The e-campus is online but rather than utilize contemporary cloud computing approaches such as Google Docs or Dropbox, the classes used attachments of Word and PowerPoint documents. When collaborating as part of a “learning team”, it was awkward at best. A typical posting would contain “who has the latest version of the team paper?”


A second admin/IT concern was with the process for submitting and gaining approval of the research dissertation. After the dissertation committee members all approved my draft by January 12, the next step was to submit the dissertation and a half-dozen related documents to a new workflow system at the university called the Editorial Manager. In theory the new system would eliminate email-tag and uncertainty plus provide 24×7 status information. This turned out to be untrue.


A central and essential element of a doctoral program is the dissertation committee. I was fortunate to have an outstanding, supportive, and constructive committee. The chair of the committee was a member of the faculty and was my advisor throughout the process. The other two members of the committee included another faculty member and a medical doctor from a hospital. After my submission of the dissertation on January 12, the committee members were asked to review the manuscript again following a detailed rating scale. They completed their review and approvals on January 14. At that point, the system showed a dissertation status of “Under Review”. It remained that way for 45 days. No feedback. No target review completion date.


A fourth reviewer had been appointed by the university. The committee members nor I would know who the reviewer was. This independent review is appropriate and adds integrity to the overall process. However, there was a lack of accountability and no expectation as to how long such a review should take. After the 45 days, I received an email outlining 16 requested changes to the dissertation. Some were trivial and some were substantive. I spent a week researching the questions and editing the document. The committee members then approved the revised dissertation, and I submitted it to the Editorial Manger with all the related documents again.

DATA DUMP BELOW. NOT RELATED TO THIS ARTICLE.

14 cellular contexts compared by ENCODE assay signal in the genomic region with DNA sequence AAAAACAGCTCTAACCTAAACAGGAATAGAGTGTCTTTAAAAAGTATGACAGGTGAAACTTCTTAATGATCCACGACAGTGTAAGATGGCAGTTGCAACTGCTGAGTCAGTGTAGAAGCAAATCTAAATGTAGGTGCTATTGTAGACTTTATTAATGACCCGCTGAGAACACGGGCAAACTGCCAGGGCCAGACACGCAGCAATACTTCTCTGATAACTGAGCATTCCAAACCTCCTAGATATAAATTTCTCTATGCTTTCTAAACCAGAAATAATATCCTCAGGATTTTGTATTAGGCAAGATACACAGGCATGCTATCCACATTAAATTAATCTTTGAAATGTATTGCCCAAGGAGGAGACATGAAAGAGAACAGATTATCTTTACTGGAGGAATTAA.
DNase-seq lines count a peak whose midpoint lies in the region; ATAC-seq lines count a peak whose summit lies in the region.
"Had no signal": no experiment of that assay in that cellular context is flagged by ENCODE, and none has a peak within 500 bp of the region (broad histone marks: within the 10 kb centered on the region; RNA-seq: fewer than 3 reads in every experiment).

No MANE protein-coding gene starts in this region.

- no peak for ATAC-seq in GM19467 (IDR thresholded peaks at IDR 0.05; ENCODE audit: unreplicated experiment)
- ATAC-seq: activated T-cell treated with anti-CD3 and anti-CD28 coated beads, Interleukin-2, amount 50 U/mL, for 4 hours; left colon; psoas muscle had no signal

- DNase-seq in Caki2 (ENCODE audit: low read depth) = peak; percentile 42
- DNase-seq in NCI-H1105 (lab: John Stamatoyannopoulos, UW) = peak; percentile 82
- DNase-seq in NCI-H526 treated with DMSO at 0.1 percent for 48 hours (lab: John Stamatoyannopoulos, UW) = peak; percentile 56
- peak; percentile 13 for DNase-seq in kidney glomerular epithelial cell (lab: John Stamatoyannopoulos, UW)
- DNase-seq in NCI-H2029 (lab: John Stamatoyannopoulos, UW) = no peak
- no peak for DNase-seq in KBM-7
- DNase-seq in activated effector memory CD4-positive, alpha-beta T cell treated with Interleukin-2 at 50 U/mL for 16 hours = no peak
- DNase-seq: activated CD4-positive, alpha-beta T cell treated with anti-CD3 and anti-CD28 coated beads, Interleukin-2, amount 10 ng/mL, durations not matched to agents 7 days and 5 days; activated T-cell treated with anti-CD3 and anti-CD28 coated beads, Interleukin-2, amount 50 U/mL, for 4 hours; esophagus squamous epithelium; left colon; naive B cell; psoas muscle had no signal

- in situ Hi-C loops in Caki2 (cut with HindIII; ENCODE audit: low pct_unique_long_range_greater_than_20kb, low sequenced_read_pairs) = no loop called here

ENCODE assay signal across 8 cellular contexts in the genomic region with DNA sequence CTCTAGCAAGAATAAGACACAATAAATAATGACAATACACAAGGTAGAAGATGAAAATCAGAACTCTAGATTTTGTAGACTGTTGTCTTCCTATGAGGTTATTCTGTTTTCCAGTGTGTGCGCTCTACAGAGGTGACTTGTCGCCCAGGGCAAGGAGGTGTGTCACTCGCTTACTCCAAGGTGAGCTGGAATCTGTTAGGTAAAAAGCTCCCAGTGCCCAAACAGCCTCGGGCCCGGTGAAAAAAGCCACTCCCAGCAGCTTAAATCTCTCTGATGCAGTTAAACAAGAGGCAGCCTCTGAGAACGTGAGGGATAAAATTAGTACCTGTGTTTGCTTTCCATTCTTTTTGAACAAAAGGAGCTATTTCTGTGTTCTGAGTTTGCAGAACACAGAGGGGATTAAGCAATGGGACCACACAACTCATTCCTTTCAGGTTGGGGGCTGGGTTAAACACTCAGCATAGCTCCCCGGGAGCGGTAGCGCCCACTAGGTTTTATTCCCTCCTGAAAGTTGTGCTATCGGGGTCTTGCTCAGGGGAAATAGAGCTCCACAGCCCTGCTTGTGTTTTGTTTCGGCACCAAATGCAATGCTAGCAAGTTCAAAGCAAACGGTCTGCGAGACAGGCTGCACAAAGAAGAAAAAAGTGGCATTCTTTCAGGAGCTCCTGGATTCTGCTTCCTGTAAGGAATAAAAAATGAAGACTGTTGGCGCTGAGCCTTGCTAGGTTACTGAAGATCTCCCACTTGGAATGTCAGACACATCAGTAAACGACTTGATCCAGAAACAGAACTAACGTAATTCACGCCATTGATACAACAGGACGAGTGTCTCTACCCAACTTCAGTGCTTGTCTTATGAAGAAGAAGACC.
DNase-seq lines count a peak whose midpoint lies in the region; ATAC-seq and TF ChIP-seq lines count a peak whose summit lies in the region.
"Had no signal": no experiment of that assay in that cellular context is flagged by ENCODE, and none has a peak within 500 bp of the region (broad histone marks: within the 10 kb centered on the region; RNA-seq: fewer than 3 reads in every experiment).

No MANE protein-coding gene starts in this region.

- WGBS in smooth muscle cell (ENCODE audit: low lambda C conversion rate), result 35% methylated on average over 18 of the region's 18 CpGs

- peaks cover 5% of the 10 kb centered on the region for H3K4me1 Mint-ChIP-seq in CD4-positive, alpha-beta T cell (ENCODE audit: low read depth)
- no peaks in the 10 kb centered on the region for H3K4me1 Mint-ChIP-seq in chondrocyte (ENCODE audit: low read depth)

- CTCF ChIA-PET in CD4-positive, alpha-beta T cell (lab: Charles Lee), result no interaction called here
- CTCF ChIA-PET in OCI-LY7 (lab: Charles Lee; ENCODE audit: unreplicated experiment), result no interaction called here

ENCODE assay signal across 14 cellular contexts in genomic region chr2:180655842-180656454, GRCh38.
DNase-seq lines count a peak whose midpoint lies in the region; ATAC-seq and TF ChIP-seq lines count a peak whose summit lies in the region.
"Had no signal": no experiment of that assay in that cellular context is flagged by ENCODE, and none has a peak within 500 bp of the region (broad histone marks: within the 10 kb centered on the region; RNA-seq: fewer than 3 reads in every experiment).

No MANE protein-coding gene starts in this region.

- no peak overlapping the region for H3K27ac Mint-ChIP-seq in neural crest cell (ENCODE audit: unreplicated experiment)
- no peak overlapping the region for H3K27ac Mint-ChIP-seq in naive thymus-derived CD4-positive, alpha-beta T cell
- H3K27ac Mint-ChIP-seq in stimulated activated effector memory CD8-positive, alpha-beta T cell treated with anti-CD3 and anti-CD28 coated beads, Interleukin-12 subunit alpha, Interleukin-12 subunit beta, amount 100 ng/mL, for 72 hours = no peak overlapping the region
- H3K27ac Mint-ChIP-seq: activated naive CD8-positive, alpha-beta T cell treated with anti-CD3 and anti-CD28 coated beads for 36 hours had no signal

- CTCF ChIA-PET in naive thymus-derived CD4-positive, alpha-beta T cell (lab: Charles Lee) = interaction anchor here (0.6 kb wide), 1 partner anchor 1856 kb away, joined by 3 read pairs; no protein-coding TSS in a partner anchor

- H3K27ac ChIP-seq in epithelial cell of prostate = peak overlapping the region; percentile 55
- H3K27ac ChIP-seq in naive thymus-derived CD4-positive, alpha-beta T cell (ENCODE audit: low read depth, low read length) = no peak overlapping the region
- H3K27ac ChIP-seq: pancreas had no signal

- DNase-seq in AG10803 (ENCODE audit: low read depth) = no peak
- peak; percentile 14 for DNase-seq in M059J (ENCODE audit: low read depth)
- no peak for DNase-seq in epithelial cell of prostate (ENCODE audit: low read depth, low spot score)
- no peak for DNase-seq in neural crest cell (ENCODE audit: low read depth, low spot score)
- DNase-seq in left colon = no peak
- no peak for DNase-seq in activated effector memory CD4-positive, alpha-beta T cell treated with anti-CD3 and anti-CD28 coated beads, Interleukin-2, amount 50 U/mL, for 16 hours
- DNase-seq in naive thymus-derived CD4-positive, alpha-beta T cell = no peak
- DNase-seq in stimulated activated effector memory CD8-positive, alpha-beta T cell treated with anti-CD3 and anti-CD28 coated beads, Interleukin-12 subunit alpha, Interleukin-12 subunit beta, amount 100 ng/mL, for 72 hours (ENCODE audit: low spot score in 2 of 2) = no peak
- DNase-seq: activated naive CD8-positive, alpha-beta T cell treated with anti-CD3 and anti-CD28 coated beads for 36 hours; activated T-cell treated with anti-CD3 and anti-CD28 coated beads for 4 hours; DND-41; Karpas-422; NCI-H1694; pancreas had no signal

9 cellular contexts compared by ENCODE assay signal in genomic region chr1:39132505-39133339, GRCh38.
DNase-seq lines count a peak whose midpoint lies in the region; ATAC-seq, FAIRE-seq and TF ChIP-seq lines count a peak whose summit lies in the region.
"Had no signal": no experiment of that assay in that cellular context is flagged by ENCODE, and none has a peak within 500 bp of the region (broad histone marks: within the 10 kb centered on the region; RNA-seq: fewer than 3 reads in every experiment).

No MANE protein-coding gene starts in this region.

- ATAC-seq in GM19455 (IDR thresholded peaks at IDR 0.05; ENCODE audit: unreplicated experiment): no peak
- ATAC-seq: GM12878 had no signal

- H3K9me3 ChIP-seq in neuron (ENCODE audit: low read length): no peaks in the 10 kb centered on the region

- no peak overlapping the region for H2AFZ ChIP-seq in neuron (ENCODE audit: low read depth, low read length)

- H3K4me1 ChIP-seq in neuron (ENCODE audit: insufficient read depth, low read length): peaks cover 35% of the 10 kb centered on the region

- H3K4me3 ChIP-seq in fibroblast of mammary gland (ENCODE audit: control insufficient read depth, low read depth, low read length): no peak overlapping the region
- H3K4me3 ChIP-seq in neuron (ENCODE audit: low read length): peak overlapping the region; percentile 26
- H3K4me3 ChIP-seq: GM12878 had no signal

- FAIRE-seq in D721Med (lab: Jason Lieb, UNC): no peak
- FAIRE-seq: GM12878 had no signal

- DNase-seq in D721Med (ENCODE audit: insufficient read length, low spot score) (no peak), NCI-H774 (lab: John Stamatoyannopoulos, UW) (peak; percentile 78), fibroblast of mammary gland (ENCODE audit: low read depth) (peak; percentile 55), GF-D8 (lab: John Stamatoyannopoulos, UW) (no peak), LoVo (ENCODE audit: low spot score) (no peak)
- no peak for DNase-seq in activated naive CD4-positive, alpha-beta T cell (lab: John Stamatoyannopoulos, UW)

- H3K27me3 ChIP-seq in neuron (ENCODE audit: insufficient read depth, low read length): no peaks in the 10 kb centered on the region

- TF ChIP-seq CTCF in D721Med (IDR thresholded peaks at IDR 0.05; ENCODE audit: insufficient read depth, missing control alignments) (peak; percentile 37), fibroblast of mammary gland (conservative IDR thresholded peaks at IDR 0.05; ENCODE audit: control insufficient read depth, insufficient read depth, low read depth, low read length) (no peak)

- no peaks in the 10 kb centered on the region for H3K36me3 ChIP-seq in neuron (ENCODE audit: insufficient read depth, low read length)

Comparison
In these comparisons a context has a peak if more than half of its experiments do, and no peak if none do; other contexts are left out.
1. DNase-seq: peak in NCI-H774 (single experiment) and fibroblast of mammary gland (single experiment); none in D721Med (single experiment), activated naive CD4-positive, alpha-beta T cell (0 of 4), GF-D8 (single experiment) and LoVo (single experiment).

Included with the updated dissertation was a change matrix which I used to list each of the 16 requested revisions and an explanation of what changes I had made. The “process” now indicated “Under Review” for a second time. No feedback. No expectations as to how long it would take for the reviewer to look at my changes. It took the three committee members one day. It took the external reviewer 13 days, not hours, days. I am surely not alone in observing the doctoral dissertation process is not an efficient business process. My tuition was paid in full. I had completed 62 credit hours of academic studies.


At this stage, I was powerless, and the university was unresponsive. The administrative delay caused me to receive an email from the university saying, “According to our records, it appears you may no longer be with University of Phoenix.” On March 25, I received an email saying the reviewer had approved the dissertation “with changes”. The six additional changes were reasonable and mostly constructive. Since no resubmission was required, I made the changes and scheduled the oral defense for the following Friday.


The purpose of the oral defense was to provide a final checkpoint in the journey, to validate if the doctoral candidate can explain his or her research, conclusions, implications, and recommendations. I made a 26-slide presentation to the committee by teleconference, which was then followed by a Q&A session. I then dropped out of the conference call to allow the committee to decide pass, pass with changes, or fail.

Ten minutes later, I received a call from the committee chair informing me the dissertation was accepted without changes. Following his call, I received the email saying “Congratulations Dr. Patrick! Enjoy your weekend.”


On March 28, the doctoral journey was over, almost. The last step is to get the dissertation published. I uploaded the final approved dissertation on March 28, immediately after the oral defense. It took six months o bureaucracy to get it published.



Since I completed my doctorate eight years ago, online education has come a long way, pushed forward significantly by the pandemic. Unfortunately, the shift was not highly successful. Many students and schools had insufficient computer. Network connectivity was poor at many locations. Teachers were not trained, and, unlike University of Phoenix, the syllabuses were not designed for online learning. I see online learning as here to stay, but the biggest threat to its effectiveness may turn out to be AI (artificial intelligence).